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How to Seal a Granite Countertop

The two questions we are asked most often are, "How do I know if my countertops need to be sealed?" and "How do you seal a granite countertop?" You can perform a simple test which will indicate whether or not your countertops need to be sealed. Simply pour a small puddle of water on the countertop surface and allow it to set for a few minutes. If the tops are sufficiently sealed the water will bead up on the surface. However, if the water appears to soak into the stone or after wiping up the water the affected area appears to have darkened it’s time to reseal.

Penetrating, food safe sealers are available wherever you can purchase ceramic tile. Lowe's and The Home Depot stock them in their flooring departments. Read the label carefully to determine whether or not the sealer can be used in a food prep area. The container will also note the recommended period between re-sealing (normally 5 to 10 years depending on the warranty offered).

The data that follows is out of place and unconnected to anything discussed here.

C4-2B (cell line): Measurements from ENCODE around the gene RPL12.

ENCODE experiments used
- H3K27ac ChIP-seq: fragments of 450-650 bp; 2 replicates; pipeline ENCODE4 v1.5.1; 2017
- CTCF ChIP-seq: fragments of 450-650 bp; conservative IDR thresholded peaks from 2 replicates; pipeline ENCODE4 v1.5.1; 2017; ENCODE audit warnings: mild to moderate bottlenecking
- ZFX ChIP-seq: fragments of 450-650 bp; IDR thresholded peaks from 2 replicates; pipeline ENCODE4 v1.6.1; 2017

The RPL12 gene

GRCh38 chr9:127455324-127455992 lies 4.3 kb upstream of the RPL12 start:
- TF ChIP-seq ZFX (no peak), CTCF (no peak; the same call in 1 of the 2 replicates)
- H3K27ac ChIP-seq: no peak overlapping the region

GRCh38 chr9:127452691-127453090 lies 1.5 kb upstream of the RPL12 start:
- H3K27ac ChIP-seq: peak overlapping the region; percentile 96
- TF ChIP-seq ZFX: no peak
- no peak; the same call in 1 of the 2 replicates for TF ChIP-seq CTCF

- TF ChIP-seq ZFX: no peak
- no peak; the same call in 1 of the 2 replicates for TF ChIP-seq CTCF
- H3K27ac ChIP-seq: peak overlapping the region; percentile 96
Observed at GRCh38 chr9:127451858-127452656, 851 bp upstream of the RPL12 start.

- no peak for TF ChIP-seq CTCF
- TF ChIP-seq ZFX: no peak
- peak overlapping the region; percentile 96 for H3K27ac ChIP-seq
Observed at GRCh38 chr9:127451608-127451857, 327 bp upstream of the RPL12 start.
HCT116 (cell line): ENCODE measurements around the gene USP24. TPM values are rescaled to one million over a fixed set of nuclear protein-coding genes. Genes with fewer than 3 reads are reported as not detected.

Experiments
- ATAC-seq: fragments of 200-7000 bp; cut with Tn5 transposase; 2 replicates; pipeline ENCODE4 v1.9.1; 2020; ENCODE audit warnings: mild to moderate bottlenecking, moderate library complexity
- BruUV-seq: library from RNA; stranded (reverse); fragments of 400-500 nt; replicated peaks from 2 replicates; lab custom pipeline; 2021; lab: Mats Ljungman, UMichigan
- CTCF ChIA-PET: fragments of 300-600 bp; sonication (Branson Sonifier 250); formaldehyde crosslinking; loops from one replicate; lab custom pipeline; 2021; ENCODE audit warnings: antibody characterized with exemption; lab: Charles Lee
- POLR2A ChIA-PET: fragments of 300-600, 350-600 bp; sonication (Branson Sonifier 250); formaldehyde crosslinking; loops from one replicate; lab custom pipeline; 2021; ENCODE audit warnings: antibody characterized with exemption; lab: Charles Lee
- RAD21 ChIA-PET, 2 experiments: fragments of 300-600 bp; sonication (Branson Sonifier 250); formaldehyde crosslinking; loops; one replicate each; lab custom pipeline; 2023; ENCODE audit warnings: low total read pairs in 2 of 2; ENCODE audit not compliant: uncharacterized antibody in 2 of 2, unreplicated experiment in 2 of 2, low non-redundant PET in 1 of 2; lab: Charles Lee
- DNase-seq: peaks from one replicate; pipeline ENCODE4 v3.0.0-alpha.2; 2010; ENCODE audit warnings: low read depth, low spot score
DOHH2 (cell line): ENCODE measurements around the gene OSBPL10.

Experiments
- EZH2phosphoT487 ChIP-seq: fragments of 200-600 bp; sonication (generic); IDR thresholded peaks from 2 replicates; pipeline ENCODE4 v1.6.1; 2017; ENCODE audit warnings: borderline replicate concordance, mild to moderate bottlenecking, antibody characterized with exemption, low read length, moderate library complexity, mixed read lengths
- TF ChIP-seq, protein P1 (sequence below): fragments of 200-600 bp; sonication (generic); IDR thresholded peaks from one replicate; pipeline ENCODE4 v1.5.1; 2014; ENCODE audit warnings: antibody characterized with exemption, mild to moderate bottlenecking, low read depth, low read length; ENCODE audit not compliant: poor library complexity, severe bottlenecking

Sealing is a simple process. First, thoroughly clean the countertop surface with water and ph-neutral dish detergent, rinse with clean water and dry. As a final step it’s a good idea to use a cloth saturated with denatured alcohol (available in the paint department) to do a final wipe down. The alcohol will remove any oily residue on the countertop. Be aware, alcohol is extremely flammable, make certain there are no open flames in the area.

Then, take a clean, lint free, cotton cloth and dampen it with sealer. Then pour a puddle of sealer about 4 inches in diameter on the countertop. Using the dampened rag spread the sealer out in an area approximately 3 feet wide. Pour another small puddle and repeat the step. Don’t be stingy with the sealer the goal is to get the countertop surface wet so that the sealer will penetrate into the stone.

Do not let the sealer dry on the surface of the countertop. As the sealer evaporates you will notice "pooling,” a spider-web like appearance on the surface. Before the sealer dries apply a second liberal coat. When the second coat begins to pool and before it dries, use a clean terry cloth rag (like an old towel) and give the countertop a good rub down. After the remaining sealer has been wiped up, buff the surface with the towel to remove any haze.

Test your newly sealed countertops with a puddle of water and you should notice a marked difference.  If you have any countertop questions send them to keithh@solidsurfacedesigns.net.